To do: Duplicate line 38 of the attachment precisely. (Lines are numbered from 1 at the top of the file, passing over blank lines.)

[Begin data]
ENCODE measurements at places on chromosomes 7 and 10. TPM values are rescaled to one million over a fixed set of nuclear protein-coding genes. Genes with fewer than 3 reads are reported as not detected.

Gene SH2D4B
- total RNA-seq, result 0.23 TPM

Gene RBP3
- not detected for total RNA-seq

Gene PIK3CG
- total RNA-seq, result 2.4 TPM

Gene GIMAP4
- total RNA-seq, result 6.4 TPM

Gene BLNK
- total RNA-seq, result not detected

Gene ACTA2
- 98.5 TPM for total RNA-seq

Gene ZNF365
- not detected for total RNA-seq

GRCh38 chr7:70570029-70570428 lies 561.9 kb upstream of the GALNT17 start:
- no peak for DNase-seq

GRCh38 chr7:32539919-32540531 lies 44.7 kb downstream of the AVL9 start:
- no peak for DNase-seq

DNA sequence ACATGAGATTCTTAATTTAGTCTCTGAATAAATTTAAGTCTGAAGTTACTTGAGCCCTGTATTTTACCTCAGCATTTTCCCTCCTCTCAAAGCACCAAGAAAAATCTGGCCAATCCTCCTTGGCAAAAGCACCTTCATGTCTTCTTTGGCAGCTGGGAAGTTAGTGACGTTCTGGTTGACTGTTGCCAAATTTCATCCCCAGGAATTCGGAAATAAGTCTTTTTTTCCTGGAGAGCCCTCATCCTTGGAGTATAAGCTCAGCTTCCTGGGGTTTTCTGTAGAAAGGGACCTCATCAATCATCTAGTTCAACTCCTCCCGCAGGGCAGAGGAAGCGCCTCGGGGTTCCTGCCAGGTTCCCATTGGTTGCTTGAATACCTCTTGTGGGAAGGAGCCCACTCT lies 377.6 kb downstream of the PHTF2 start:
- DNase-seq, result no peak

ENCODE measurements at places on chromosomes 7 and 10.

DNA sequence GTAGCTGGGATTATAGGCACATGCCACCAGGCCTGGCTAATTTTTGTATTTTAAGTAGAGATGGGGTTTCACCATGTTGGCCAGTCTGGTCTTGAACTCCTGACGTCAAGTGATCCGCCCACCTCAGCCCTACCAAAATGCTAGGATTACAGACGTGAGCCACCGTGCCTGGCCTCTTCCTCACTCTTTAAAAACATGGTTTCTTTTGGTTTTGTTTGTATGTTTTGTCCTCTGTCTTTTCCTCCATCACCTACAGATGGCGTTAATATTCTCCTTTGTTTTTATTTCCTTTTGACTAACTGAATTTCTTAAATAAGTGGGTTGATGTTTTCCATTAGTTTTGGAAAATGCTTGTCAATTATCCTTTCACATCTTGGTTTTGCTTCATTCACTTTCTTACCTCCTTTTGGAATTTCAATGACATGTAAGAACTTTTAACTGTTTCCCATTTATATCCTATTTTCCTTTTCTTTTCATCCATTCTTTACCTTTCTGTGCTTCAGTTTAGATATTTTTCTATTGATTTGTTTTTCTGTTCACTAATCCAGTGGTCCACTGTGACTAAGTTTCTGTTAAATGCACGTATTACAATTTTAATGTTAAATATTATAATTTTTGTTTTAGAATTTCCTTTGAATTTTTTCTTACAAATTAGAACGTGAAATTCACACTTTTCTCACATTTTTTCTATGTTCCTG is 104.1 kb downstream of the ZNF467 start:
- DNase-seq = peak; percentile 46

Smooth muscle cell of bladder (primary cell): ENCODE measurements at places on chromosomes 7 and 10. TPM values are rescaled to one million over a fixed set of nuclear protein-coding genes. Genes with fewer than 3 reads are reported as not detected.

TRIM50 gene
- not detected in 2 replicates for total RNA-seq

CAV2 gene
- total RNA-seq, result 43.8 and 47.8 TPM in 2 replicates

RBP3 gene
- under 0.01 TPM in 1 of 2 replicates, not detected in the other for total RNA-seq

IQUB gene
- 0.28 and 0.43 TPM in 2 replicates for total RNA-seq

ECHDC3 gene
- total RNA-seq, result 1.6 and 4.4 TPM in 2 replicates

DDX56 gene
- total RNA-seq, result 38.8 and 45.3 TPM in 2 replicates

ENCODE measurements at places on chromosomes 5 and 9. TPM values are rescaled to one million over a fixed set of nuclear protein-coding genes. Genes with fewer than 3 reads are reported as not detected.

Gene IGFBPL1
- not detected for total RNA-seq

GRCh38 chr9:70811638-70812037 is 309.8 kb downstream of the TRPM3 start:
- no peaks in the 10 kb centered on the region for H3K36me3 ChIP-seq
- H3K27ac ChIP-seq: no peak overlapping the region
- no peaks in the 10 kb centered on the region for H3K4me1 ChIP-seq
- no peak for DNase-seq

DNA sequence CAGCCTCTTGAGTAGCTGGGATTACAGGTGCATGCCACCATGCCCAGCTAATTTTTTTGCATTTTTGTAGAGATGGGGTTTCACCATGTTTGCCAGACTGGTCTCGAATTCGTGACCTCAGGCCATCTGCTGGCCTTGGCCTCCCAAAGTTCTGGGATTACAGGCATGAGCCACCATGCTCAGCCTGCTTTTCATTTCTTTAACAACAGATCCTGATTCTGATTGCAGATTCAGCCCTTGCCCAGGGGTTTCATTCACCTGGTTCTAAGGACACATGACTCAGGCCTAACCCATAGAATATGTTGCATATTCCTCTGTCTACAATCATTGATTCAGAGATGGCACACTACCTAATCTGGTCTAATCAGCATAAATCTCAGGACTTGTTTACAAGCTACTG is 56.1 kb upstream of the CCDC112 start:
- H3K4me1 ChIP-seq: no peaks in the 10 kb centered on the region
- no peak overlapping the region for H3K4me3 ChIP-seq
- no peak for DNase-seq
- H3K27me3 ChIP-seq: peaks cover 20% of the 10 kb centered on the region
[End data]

ENCODE measurements at places on chromosomes 5 and 9. TPM values are rescaled to one million over a fixed set of nuclear protein-coding genes. Genes with fewer than 3 reads are reported as not detected.